"Disco Duck," 1

Newspaper "formulae" for one thing or another have a terrible, and richly deserved, reputation.

But the formula for the Moby Quotient, whereby one may calculate "the degree to which artists besmirch their reputations when they lend their music to hawk products or companies", would be highly amusing even if the article about it hadn't been written by Bill Wyman.

(Regrettably, the Bill Wyman in question is this guy, not the famous metal detector fellow who once dabbled in music.)

6 Responses to “"Disco Duck," 1”

  1. MichaelWright Says:

    I think there's one thing wrong with that equation: the variable for artist's wealth is below the line (sorry, not too hot on the math terminology), which means the richer the artist, the lower the Moby Quotient -- which is surely wrong, no? Or do I misunderstand (always possible with equations)?

  2. omgror Says:

    This was all looking quite well worked, until I noticed he'd rated Justin Timberlake a 5 for artistic reputation. I have to seriously doubt this guy's judgement.

  3. shimavak Says:

    I did not even make it that far. It lost a bit when it reassigned the value of a popular transcendental number to 3.1417...

    All in all, quite funny.

    As for the richness of the artist being a reducing factor in the calculation, I think it is sensible. After all, you're not terribly surprised when someone incredibly rich just wants to become more so; but when it is your local punk band who can barely rub two dimes together and who is singing about global warming killing us all, and they sell a song to Hummer, it can be quite a bit more disconcerting.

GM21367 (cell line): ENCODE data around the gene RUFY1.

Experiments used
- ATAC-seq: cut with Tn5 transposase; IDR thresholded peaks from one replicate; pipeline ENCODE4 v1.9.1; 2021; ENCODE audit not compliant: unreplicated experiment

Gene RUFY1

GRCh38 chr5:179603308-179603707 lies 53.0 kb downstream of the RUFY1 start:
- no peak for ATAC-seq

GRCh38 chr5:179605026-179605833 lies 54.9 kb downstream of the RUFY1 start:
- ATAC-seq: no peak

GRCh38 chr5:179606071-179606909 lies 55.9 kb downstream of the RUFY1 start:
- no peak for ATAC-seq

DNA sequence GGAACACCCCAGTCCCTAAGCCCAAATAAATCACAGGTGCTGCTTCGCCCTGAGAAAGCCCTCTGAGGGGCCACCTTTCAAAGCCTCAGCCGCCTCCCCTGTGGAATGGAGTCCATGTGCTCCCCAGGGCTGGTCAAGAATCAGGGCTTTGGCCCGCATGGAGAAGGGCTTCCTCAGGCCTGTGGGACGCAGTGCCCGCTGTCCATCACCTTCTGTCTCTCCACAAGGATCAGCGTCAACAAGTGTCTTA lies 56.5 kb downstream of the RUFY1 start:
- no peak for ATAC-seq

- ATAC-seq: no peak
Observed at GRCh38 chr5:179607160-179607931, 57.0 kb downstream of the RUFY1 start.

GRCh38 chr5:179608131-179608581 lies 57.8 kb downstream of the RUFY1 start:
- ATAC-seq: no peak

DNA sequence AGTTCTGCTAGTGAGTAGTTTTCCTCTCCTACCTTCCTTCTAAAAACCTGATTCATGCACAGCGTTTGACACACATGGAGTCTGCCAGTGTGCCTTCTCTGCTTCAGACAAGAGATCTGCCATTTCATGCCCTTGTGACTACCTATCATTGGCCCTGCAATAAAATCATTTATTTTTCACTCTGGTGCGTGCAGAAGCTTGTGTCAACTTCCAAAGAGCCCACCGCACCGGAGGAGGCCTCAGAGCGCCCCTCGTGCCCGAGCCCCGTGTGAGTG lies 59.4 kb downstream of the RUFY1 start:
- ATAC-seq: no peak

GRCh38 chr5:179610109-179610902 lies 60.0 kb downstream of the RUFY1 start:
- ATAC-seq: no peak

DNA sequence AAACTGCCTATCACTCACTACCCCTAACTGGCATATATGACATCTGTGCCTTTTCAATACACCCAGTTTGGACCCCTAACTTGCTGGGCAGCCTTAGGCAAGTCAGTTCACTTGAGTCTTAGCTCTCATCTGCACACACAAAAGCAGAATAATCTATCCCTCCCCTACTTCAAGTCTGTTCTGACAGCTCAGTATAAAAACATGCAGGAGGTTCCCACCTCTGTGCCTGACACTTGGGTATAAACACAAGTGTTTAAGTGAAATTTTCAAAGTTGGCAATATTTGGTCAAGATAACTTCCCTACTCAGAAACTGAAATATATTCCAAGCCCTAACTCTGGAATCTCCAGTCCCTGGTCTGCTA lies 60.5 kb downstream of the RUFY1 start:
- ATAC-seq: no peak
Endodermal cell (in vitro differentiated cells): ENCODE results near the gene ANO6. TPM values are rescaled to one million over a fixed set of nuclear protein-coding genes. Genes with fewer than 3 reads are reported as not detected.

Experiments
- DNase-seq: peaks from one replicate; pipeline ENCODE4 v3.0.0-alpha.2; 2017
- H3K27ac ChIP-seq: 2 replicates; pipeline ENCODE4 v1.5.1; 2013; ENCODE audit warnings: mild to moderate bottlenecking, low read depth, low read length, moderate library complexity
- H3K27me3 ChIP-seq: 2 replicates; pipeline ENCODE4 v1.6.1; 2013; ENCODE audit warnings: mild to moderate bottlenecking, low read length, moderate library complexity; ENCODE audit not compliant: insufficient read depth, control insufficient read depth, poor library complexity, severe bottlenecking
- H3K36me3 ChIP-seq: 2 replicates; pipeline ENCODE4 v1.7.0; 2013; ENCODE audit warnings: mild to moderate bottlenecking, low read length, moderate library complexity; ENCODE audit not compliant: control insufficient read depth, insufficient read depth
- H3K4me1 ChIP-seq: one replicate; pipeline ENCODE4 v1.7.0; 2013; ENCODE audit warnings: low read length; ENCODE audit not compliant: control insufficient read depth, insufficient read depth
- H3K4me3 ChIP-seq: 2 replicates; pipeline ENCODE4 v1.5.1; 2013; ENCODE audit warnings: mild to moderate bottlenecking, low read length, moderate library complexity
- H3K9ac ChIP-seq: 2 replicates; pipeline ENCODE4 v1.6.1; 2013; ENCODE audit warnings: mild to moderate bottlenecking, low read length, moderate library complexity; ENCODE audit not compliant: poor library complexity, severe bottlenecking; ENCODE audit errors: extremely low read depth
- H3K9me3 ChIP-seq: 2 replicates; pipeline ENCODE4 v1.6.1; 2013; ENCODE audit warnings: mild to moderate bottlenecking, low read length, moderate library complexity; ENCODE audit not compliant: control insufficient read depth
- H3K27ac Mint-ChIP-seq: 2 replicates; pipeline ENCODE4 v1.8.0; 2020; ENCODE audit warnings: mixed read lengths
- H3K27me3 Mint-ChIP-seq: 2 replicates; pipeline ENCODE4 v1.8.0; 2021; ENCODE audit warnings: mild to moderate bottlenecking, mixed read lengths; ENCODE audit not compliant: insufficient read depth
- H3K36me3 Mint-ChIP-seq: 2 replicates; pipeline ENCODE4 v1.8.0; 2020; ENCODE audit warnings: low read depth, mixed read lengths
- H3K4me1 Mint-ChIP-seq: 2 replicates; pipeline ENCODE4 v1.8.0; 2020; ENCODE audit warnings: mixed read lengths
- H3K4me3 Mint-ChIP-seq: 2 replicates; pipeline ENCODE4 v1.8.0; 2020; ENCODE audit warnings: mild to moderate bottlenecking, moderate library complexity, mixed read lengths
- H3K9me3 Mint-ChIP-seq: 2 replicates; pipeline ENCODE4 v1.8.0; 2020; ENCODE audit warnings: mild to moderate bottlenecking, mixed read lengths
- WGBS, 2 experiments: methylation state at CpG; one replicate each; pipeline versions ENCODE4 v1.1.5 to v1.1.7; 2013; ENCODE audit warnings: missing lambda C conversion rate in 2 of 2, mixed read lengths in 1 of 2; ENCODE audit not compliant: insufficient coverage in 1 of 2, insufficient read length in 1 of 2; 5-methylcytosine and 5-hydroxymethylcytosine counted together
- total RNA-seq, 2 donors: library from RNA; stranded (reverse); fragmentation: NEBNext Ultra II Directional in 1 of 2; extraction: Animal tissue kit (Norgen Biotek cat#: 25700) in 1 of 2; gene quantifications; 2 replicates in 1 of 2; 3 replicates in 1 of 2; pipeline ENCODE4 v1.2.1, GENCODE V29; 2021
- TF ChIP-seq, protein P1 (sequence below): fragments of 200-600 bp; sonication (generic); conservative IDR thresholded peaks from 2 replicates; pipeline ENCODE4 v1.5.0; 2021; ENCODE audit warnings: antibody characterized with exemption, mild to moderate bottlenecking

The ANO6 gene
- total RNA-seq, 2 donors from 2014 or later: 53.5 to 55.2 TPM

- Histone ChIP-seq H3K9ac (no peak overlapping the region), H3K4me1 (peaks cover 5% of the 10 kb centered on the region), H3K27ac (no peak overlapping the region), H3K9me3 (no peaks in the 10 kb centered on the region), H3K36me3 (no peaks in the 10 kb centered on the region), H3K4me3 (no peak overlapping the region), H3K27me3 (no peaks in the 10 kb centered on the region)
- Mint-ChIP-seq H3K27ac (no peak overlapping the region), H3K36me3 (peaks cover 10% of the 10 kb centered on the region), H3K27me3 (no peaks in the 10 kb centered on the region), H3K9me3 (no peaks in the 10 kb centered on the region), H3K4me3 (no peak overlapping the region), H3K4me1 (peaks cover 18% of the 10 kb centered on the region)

4. rho Says:

    THe best is when they clip CCR's "Fortunate Son" down to "Some people are born to wave the flag... Ooh, that red white and blue," in order to sell trucks or something. To take a clear protest song and turn it 180 degrees defines "evil marketing person".

  5. Daniel Rutter Says:

    "Fortunate Son" was used, with unironic patriotic flag-waving, in an ad for Wrangler jeans. But yeah, could have been pickup trucks. At least those jeans actually are made in the USA, just like Agent Orange and George W. Bush!

    But the calculator has a specific exception for people who don't actually own the songs any more, and that's the case with John Fogerty/CCR and "Fortunate Son". Likewise, Janis Joplin might well be justified in rising from the grave and throttling her sister with unstoppable bony fingers for selling "Mercedes Benz" to Mercedes-Benz (actually, I think Janis would just be so paralysed with laughter about it that she'd fall off her heavenly barstool), but that example doesn't count as an artistic sellout either.

    This is the subject that spawned a million blog posts, of course. Here's a neat little one.

  6. rho Says:

    I'd have a further comment, but your link demonstrated that I don't know the lyrics to "Fortunate Son" and therefore have no standing. Huh. I've always heard it "Ooh, that red, white and blue".

    Excuse me while I kiss this guy.

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